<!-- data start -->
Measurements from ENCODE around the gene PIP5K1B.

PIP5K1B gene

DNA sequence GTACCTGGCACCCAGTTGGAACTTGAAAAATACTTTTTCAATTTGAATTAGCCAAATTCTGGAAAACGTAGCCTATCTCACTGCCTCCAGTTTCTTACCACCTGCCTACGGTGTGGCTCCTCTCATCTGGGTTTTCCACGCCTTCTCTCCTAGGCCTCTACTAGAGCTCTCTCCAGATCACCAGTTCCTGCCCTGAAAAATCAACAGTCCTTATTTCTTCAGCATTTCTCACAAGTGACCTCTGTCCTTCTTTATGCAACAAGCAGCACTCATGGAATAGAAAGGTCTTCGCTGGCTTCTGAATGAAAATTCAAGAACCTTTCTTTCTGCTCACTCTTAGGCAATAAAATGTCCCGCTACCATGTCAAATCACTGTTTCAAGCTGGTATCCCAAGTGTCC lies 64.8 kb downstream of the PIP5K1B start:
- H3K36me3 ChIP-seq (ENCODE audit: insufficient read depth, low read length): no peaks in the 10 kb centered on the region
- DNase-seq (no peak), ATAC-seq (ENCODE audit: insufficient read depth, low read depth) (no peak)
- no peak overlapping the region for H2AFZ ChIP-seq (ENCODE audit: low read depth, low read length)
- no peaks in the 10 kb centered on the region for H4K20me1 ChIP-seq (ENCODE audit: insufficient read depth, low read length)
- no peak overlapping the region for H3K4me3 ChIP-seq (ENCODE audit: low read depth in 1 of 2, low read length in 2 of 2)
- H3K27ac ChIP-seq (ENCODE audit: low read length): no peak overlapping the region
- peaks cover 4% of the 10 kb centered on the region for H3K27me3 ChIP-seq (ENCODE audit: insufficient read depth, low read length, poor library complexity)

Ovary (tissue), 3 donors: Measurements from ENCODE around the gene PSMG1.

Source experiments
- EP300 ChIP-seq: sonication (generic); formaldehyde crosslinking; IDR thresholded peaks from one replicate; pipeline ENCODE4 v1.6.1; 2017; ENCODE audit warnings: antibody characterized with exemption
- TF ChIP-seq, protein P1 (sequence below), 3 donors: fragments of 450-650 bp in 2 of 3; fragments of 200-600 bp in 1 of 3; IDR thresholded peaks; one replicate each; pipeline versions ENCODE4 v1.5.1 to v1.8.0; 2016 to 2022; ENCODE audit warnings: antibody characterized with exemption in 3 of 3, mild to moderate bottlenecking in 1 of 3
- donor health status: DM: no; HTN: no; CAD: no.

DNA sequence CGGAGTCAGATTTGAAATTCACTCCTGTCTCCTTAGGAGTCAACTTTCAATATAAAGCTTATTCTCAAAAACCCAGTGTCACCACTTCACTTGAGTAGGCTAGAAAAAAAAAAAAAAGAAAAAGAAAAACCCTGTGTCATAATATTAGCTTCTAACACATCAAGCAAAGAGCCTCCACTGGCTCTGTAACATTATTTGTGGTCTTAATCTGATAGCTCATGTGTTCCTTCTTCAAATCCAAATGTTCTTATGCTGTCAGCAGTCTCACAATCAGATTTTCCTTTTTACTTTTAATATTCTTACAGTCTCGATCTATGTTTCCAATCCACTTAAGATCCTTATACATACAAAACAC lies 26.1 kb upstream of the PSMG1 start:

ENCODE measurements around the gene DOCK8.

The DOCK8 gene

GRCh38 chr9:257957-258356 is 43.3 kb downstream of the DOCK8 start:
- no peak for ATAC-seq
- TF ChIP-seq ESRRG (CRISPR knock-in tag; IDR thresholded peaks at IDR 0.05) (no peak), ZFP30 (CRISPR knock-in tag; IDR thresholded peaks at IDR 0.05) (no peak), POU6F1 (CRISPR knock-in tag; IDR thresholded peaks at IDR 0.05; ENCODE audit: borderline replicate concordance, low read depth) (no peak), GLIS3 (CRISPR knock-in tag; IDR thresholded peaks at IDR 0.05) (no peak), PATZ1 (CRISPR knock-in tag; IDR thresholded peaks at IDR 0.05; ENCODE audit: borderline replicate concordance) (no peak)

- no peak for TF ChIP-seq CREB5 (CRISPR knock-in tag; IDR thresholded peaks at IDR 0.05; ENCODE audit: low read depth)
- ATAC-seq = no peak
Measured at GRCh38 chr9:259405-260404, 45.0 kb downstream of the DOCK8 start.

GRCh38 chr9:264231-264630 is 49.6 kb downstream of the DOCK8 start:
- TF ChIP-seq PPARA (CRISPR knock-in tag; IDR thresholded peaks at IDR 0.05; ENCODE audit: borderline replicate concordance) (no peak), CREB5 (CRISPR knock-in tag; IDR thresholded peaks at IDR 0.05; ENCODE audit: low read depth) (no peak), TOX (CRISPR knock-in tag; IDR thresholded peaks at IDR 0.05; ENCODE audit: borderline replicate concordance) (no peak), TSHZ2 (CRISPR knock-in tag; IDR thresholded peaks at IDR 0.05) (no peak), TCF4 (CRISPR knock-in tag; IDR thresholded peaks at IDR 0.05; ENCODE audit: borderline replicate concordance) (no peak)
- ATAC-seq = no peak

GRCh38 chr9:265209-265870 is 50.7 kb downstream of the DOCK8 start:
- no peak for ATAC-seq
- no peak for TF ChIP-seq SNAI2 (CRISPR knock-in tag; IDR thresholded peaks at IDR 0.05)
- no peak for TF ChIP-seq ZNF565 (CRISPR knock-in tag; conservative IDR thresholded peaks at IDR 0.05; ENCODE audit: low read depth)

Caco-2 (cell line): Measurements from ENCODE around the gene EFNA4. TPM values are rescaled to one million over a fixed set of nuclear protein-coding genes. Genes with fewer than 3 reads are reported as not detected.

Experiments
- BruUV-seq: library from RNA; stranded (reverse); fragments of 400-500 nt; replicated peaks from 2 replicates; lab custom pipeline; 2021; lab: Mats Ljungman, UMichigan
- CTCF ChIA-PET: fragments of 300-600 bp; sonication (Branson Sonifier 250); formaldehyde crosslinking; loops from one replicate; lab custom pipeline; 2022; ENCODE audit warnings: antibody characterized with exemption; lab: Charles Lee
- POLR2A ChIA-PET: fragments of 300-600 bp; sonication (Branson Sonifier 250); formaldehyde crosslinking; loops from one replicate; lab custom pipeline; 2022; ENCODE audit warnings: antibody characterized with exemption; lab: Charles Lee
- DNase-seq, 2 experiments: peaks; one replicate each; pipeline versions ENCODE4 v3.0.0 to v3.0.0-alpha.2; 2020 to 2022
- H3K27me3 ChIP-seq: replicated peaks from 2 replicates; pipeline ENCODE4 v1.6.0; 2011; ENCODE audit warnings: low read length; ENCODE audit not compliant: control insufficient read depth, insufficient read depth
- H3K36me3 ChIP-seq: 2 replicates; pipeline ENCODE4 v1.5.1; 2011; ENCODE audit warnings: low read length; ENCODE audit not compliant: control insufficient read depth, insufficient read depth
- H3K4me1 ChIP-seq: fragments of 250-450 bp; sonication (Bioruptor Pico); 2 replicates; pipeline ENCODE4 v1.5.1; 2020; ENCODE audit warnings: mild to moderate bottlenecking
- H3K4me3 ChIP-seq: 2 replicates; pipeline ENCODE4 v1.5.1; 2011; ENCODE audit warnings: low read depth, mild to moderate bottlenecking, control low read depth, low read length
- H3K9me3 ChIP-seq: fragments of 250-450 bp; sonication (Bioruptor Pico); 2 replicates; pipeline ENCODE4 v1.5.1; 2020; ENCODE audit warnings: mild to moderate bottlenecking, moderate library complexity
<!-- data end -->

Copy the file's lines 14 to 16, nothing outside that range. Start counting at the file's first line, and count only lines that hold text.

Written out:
- TF ChIP-seq, protein P1 (sequence below), 3 donors: fragments of 450-650 bp in 2 of 3; fragments of 200-600 bp in 1 of 3; IDR thresholded peaks; one replicate each; pipeline versions ENCODE4 v1.5.1 to v1.8.0; 2016 to 2022; ENCODE audit warnings: antibody characterized with exemption in 3 of 3, mild to moderate bottlenecking in 1 of 3
- donor health status: DM: no; HTN: no; CAD: no.

DNA sequence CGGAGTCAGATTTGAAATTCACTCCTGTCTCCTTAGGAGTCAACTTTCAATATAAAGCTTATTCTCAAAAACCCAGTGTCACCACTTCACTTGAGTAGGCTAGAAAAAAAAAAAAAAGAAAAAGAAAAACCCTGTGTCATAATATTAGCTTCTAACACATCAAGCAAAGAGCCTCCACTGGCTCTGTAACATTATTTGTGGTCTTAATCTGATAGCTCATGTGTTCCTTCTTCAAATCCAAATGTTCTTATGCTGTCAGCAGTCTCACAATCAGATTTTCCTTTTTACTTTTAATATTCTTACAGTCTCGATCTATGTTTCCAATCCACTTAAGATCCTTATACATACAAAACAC lies 26.1 kb upstream of the PSMG1 start: